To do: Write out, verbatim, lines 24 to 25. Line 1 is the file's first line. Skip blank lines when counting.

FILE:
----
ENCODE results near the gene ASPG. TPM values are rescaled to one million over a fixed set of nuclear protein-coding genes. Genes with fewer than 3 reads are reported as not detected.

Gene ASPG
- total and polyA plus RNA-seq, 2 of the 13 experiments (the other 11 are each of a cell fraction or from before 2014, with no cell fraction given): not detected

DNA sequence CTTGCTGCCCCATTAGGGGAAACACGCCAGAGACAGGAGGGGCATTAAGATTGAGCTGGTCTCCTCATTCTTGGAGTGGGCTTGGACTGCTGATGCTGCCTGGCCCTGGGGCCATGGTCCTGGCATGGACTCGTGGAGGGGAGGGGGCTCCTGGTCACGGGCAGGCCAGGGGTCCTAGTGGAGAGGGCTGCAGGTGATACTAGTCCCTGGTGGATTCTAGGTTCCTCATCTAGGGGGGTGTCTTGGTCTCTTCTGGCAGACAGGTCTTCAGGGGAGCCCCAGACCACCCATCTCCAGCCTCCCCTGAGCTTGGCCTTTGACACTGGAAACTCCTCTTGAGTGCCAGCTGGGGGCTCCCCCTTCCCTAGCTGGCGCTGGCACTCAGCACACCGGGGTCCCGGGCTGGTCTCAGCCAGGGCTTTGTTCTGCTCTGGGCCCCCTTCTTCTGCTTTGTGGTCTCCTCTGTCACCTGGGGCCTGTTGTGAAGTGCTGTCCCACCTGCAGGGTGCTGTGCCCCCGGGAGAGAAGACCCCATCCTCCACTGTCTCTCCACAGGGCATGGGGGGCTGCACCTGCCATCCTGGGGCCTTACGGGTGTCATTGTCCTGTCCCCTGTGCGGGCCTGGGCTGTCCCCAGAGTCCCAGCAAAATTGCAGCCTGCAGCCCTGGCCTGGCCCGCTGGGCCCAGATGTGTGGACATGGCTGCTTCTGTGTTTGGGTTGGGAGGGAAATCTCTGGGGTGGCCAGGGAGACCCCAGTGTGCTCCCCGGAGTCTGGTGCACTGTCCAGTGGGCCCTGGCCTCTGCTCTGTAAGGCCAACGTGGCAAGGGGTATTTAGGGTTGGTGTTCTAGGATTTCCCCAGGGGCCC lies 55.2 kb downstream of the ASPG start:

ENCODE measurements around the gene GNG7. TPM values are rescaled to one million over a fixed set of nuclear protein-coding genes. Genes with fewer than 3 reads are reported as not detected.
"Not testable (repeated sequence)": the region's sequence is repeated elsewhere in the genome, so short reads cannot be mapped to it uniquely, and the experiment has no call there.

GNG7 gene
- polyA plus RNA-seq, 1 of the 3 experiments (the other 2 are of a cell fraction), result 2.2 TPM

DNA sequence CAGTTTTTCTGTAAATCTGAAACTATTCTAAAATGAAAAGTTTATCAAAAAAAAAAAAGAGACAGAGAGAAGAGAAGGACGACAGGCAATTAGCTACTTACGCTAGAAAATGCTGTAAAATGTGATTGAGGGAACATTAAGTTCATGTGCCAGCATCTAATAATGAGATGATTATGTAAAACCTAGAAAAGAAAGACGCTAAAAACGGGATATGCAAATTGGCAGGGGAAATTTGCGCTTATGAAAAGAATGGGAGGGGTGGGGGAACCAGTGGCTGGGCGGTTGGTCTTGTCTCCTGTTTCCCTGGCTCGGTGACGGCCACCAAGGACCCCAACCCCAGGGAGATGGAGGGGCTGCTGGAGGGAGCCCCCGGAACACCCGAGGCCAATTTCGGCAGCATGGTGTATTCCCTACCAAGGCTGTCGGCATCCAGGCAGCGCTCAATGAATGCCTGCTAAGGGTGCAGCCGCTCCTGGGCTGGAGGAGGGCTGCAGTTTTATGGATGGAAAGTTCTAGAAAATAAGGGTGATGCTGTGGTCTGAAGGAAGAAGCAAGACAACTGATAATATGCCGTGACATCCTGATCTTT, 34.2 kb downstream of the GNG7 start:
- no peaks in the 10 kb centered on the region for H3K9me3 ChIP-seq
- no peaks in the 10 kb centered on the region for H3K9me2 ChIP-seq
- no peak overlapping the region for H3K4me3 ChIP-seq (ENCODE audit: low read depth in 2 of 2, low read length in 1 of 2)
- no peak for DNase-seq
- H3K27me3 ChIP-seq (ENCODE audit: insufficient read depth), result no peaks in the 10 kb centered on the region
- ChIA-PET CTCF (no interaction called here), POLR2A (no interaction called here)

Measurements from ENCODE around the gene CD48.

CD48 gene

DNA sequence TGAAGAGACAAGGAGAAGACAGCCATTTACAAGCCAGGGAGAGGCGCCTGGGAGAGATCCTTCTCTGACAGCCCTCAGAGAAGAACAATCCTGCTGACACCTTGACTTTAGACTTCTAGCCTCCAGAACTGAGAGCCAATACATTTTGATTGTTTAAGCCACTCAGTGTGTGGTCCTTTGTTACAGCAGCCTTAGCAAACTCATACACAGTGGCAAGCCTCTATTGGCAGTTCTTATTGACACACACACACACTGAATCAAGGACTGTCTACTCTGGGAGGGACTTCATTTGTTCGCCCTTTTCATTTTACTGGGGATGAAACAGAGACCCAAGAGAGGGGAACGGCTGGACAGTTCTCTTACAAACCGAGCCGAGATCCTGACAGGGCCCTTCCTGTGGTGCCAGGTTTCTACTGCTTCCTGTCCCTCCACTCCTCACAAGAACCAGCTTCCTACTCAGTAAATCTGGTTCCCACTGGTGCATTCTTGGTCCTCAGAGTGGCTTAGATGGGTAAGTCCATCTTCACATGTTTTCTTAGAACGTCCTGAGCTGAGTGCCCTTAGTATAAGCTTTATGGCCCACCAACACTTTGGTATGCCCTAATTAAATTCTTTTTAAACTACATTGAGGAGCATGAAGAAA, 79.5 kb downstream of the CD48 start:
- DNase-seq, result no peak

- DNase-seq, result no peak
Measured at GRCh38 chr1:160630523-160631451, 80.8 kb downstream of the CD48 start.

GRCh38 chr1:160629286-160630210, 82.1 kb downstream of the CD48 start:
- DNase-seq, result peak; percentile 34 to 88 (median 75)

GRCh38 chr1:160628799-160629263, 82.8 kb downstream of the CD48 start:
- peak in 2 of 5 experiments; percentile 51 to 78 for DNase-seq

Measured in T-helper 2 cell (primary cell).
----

GRCh38 chr1:160628799-160629263, 82.8 kb downstream of the CD48 start:
- peak in 2 of 5 experiments; percentile 51 to 78 for DNase-seq